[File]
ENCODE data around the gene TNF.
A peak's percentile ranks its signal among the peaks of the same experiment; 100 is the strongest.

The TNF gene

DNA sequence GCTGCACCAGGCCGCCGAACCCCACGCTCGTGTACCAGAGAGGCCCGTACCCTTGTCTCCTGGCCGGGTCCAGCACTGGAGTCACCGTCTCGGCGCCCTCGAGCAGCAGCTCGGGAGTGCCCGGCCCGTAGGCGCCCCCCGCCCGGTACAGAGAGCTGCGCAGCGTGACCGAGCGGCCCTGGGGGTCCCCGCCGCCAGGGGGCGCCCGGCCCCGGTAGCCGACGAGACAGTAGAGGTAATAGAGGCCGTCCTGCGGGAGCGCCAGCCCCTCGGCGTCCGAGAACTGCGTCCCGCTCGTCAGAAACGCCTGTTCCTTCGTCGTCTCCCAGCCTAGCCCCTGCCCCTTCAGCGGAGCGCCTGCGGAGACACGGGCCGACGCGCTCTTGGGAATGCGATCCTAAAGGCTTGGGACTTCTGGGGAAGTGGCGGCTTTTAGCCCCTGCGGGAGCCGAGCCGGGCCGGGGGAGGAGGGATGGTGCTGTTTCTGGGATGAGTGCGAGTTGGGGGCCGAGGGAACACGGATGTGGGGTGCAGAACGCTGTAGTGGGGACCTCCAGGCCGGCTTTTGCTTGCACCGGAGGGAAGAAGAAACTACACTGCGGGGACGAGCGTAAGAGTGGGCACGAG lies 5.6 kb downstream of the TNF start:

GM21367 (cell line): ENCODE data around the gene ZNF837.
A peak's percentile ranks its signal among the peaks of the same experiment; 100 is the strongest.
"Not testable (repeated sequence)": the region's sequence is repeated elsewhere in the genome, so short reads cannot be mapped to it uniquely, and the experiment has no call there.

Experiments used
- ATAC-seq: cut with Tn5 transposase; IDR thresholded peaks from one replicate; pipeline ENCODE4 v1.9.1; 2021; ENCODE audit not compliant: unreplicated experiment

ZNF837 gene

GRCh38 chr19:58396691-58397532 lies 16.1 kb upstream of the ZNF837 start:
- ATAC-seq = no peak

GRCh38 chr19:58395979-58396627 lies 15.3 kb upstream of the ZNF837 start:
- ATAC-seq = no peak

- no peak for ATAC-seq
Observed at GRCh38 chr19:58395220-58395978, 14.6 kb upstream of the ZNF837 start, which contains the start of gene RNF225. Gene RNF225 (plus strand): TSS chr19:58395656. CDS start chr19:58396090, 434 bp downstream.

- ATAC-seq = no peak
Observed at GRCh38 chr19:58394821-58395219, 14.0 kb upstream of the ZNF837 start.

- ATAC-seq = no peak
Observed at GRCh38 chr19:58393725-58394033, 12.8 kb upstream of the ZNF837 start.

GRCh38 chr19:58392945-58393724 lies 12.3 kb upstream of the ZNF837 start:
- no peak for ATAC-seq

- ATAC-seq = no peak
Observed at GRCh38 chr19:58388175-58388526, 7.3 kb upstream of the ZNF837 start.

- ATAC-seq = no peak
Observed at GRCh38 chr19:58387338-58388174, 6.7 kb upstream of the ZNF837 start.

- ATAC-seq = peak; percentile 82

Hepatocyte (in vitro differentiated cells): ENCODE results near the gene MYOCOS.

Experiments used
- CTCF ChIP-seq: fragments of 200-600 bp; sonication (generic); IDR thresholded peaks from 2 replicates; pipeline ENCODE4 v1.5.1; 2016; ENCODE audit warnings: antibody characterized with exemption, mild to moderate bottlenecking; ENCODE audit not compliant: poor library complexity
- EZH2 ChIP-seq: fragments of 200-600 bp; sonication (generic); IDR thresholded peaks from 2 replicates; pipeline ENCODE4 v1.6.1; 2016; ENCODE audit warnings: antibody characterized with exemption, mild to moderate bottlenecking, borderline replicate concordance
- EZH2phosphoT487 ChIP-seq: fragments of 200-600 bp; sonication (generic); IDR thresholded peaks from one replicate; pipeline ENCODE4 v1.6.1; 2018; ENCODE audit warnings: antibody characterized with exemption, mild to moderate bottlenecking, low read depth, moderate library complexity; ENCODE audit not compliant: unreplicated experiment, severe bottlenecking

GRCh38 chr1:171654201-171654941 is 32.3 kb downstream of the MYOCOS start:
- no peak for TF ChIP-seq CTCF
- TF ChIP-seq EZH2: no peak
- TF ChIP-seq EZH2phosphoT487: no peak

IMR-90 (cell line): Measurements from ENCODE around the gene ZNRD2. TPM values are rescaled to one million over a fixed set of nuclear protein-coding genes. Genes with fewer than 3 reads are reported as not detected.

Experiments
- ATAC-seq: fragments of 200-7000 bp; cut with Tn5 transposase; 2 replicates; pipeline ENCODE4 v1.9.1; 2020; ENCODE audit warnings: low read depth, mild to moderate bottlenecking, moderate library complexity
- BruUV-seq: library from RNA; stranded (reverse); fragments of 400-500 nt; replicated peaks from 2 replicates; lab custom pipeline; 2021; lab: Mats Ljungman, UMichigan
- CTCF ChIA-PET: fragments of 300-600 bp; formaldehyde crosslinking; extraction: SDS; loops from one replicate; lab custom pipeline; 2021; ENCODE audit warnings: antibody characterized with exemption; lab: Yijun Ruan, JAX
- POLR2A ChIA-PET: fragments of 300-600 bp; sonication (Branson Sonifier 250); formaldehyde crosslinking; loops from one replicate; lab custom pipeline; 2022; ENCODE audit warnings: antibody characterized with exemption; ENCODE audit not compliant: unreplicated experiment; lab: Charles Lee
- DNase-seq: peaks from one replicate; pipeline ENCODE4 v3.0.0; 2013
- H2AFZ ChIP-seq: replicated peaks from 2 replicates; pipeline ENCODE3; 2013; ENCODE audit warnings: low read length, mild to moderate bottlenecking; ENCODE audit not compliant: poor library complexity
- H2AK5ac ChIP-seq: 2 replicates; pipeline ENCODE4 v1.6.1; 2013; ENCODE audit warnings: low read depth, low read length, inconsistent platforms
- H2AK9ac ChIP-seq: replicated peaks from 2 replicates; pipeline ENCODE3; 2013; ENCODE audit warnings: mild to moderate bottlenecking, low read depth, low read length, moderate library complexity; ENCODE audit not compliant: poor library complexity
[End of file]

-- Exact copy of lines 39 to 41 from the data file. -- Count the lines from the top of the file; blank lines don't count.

- ATAC-seq: fragments of 200-7000 bp; cut with Tn5 transposase; 2 replicates; pipeline ENCODE4 v1.9.1; 2020; ENCODE audit warnings: low read depth, mild to moderate bottlenecking, moderate library complexity
- BruUV-seq: library from RNA; stranded (reverse); fragments of 400-500 nt; replicated peaks from 2 replicates; lab custom pipeline; 2021; lab: Mats Ljungman, UMichigan
- CTCF ChIA-PET: fragments of 300-600 bp; formaldehyde crosslinking; extraction: SDS; loops from one replicate; lab custom pipeline; 2021; ENCODE audit warnings: antibody characterized with exemption; lab: Yijun Ruan, JAX